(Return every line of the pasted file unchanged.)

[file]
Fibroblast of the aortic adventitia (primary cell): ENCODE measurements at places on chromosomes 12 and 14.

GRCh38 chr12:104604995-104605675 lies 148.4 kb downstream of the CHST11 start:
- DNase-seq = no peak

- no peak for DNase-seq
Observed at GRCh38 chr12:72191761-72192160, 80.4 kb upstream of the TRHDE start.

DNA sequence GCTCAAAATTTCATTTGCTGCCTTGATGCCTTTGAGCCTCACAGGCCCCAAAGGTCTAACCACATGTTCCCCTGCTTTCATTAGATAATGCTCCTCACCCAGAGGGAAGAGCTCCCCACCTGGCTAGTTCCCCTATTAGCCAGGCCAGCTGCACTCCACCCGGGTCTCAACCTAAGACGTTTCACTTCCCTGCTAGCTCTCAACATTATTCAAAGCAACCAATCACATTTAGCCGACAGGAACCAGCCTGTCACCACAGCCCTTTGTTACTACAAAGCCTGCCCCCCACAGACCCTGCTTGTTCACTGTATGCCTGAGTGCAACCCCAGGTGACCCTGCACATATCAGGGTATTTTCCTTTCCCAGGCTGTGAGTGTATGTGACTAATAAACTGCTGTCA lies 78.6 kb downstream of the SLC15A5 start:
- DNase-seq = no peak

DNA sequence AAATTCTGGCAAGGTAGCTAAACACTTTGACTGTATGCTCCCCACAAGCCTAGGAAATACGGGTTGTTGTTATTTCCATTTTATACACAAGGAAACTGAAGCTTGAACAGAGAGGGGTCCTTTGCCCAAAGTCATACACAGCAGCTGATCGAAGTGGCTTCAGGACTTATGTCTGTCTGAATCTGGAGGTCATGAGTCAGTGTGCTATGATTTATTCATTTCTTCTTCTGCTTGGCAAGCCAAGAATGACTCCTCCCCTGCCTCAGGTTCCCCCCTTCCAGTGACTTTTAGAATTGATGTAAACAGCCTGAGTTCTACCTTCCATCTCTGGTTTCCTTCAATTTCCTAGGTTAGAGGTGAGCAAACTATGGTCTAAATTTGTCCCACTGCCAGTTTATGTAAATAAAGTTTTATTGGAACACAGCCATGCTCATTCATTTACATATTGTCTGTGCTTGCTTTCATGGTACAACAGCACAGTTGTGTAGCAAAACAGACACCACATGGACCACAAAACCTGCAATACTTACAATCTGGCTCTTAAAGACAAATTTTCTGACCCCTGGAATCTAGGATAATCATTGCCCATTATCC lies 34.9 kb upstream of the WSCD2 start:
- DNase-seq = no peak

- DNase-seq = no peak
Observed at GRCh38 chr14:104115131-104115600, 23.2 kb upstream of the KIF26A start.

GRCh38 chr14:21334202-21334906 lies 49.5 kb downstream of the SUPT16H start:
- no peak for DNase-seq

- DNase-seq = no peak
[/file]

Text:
Fibroblast of the aortic adventitia (primary cell): ENCODE measurements at places on chromosomes 12 and 14.

GRCh38 chr12:104604995-104605675 lies 148.4 kb downstream of the CHST11 start:
- DNase-seq = no peak

- no peak for DNase-seq
Observed at GRCh38 chr12:72191761-72192160, 80.4 kb upstream of the TRHDE start.

DNA sequence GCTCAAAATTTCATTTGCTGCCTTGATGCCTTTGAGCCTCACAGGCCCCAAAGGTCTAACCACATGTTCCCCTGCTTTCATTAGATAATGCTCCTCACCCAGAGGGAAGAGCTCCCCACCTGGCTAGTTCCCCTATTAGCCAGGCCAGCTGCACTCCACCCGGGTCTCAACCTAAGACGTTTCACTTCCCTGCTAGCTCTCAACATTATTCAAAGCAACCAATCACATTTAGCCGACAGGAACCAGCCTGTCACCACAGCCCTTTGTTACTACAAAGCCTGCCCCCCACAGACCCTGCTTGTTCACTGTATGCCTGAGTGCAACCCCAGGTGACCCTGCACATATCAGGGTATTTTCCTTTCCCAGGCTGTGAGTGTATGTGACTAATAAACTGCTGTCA lies 78.6 kb downstream of the SLC15A5 start:
- DNase-seq = no peak

DNA sequence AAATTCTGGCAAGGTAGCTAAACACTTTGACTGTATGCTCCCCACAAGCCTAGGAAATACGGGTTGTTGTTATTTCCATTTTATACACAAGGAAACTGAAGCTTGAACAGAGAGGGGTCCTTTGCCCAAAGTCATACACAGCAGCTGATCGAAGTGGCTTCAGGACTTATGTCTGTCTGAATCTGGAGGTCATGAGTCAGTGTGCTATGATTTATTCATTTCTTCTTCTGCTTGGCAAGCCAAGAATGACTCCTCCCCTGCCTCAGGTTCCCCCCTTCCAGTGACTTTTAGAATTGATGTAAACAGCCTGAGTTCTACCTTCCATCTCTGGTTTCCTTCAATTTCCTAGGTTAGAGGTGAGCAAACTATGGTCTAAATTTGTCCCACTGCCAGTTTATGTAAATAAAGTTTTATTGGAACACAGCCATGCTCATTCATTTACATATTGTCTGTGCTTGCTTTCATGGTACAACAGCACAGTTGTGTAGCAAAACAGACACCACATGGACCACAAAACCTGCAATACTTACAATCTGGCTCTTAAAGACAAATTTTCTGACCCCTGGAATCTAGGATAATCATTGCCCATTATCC lies 34.9 kb upstream of the WSCD2 start:
- DNase-seq = no peak

- DNase-seq = no peak
Observed at GRCh38 chr14:104115131-104115600, 23.2 kb upstream of the KIF26A start.

GRCh38 chr14:21334202-21334906 lies 49.5 kb downstream of the SUPT16H start:
- no peak for DNase-seq

- DNase-seq = no peak